In a strong show of support for graduate humanities
programs at Johns Hopkins, the Andrew
W. Mellon Foundation has pledged more than $4 million to
the Krieger School
of Arts and Sciences in
the form of two separate grants for this field of study.
A grant of just over $1 million from the foundation
acts as a renewal of the existing Mellon
postdoctoral fellowship program in the humanities that will
be refocused and restructured around the
burgeoning field of Diaspora studies.
The Mellon Foundation has also created a $3 million
endowment fund for the support of
graduate work in the humanities at Johns Hopkins. The money
will initially be used to provide grants
for research trips, support language training and augment
current stipend levels for graduate
students, which are currently significantly lower than at
Adam Falk, dean of the Krieger School, said that the
endowment fund helps fill a critical need
and sends a strong message.
"It's always gratifying to receive support for work
that is at the heart of the school's mission,"
Falk said. "We have sought for years to enhance the support
of our graduate students and the
recruitment of the very best grad students in the
humanities. Our new partnership with the Mellon
Foundation will help enormously in that regard, and we are
grateful for the confidence that the
foundation has showed."
Gabrielle Spiegel, professor and chair of the History Department,
who wrote both Mellon grant
proposals, echoed Falk's sentiments.
"This is a wonderful confirmation from Mellon of their
recognition of our excellence in graduate
humanities programs," Spiegel said. "They are a wonderful
organization, and they listen to the changing
needs of institutions. There is growing competition for
graduate recruitment, and this money will help
us deal with this changing environment."
In reference to the fellowship program renewal, Falk
said that very few foundations support
the humanities and postdoctoral studies at this level,
which is why the Mellon gift is so important.
"This money will support exciting interdisciplinary
work that is critical for the development of
new programs, such as our Center for Africana Studies,"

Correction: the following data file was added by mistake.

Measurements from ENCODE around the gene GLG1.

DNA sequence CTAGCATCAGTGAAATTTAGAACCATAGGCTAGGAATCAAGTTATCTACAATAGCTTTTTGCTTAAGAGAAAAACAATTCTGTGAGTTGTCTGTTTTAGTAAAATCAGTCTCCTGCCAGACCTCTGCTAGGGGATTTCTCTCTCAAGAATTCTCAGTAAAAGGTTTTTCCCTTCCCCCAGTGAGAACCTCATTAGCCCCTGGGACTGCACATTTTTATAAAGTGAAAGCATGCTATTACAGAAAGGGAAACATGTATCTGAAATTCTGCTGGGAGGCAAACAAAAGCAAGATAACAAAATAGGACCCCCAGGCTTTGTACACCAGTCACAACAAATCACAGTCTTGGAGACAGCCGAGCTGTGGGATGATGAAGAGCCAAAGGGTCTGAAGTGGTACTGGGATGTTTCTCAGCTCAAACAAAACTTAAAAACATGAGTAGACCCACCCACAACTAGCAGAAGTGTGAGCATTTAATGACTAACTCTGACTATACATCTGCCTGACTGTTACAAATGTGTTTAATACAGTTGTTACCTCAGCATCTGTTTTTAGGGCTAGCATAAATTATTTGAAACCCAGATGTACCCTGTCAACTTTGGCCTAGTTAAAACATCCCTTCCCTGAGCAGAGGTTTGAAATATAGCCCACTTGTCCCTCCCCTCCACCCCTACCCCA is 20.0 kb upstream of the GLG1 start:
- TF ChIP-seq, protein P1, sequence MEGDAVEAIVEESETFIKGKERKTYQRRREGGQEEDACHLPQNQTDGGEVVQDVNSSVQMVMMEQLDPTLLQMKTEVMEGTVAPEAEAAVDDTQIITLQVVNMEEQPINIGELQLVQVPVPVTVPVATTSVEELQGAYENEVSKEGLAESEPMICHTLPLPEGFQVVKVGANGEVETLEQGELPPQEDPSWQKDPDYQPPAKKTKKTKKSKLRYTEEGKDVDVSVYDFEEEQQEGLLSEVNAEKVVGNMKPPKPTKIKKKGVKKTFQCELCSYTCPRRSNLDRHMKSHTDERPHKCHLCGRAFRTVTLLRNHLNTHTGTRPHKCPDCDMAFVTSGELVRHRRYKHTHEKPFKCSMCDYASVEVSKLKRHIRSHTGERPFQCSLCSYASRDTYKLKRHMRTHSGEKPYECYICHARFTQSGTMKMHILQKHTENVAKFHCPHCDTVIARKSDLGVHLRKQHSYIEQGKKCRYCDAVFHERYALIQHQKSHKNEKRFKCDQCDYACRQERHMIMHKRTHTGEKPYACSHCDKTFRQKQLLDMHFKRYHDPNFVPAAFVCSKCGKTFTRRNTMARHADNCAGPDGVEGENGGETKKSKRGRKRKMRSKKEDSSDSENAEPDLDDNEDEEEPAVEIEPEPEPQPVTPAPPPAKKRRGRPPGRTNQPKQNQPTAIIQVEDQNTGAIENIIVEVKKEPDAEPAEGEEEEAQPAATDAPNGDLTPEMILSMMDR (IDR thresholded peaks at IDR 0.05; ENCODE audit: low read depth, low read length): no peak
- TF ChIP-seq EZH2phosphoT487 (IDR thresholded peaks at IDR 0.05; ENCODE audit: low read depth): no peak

The term Diaspora derives from the Greek word
diaspeirein, which means to scatter or disperse
and today commonly refers to the study of dispersed ethnic
populations, whether due to forced
resettlement, expulsion, war, racism or other means.
The five-year fellowship program, which starts in
2009, is designed to explore, test and refine
the concept of Diaspora in contemporary usage. The
university will later this year begin to solicit
applications for postdoctoral fellows whose work addresses
the conceptual complexity of the term and
seeks to advance understanding of the phenomenon. The
program expects to appoint 12 Mellon fellows,
with three appointments to be made annually over four
years. Each appointment will be for two years.
The fifth year of the program represents the final year of
the last class.
The grant from the Mellon Foundation will go toward
stipends, travel and a monthly seminar in
which the fellows can present their work and explore its
potential contribution to continual questioning
and refining of the concept of Diaspora.
The program will build on the work of Krieger School's
Center for Africana
Studies, a major
subfield of which is the study of African Diaspora, but
will also apply to Diaspora studies of many
other ethnic groups, such as Asians, Armenians, Jews and
Southeast Asians, and even classical
Diasporas as originally defined in the Greek world.
Spiegel said that the existing postdoctoral fellowship
program has been incredibly successful,
and that the university each year has received a high
number of applications. Last year, there were
846 for the three spots.
"Clearly, the Mellon Foundation has been very pleased
with the success of the program, too,"
Spiegel said. "The fellowships have helped get jobs for
those in the program, many of the fellows'
dissertations have been revised as books and accepted for
publication, and the fellows have made a
wonderful contribution to teaching here. It's been a great
experience and done everything that we and
Mellon had hoped for the program."